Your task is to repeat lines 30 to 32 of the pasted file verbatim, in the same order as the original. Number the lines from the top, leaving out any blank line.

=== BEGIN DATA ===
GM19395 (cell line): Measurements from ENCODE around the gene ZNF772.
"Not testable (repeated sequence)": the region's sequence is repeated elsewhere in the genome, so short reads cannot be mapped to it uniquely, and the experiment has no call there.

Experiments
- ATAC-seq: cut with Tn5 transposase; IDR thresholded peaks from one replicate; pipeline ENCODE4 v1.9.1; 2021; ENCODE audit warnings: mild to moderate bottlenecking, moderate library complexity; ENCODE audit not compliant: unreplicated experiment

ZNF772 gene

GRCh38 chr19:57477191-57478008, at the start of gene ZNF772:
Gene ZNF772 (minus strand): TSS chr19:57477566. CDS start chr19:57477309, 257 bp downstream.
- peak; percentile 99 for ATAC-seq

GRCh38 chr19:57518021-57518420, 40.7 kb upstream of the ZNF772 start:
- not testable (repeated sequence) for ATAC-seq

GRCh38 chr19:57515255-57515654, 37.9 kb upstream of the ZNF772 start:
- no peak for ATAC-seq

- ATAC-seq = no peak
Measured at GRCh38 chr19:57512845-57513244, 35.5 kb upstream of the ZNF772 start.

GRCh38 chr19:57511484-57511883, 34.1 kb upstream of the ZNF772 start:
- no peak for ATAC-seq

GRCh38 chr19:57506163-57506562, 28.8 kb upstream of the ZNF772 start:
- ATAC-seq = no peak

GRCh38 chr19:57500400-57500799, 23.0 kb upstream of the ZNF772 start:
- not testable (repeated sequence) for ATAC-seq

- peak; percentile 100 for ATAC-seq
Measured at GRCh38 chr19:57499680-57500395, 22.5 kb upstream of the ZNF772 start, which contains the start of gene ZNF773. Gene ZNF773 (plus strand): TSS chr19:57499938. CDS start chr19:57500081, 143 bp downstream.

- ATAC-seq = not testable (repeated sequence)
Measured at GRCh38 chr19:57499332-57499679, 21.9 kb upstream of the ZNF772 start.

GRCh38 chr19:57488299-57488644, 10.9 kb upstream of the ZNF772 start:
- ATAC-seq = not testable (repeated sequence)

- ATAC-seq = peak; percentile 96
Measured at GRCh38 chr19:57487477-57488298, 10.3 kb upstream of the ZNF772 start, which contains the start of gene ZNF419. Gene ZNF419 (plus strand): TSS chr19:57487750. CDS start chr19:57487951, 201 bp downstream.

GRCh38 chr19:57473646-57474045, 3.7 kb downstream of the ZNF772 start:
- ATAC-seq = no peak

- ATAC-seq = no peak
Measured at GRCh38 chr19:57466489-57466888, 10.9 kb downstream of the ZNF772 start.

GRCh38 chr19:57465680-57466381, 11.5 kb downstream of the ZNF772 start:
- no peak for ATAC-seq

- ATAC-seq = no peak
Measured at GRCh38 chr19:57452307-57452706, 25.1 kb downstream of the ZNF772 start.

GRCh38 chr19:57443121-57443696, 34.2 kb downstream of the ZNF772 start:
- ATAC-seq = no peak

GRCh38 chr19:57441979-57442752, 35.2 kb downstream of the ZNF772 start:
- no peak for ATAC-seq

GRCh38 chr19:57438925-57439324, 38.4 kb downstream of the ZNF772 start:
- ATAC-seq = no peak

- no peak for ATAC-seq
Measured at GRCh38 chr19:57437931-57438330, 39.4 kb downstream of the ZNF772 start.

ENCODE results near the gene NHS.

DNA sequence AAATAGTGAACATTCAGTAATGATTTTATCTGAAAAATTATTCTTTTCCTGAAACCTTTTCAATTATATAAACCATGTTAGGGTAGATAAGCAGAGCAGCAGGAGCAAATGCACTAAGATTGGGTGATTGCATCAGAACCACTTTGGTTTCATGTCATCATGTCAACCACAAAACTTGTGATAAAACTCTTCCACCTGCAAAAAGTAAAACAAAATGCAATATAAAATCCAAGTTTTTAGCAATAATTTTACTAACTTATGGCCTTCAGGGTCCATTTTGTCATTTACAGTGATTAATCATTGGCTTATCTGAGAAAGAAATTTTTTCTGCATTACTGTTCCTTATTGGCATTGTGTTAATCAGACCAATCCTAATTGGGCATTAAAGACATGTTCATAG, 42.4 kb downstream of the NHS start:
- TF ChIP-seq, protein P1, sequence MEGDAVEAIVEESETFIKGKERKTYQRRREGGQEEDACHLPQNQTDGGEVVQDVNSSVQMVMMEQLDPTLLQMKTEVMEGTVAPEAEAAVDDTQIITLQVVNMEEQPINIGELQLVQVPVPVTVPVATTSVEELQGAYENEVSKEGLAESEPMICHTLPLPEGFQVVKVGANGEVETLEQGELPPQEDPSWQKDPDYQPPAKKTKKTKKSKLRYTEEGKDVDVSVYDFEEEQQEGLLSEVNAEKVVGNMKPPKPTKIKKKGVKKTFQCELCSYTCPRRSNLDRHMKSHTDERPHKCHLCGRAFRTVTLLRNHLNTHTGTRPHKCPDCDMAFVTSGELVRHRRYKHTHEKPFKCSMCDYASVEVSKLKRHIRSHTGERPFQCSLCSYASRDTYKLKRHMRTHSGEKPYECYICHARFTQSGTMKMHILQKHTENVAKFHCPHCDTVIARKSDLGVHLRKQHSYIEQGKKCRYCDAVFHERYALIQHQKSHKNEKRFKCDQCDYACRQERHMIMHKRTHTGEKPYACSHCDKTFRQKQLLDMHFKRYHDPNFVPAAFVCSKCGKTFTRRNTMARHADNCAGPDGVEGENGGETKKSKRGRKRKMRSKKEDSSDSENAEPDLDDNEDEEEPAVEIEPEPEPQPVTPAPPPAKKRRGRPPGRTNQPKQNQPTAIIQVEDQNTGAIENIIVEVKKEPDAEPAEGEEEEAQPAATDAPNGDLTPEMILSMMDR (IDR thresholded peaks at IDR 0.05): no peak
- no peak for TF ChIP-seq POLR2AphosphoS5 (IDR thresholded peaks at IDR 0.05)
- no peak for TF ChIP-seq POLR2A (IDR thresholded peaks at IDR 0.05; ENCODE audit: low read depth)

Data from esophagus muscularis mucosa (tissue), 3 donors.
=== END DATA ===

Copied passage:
- ATAC-seq = no peak

- ATAC-seq = no peak
Measured at GRCh38 chr19:57466489-57466888, 10.9 kb downstream of the ZNF772 start.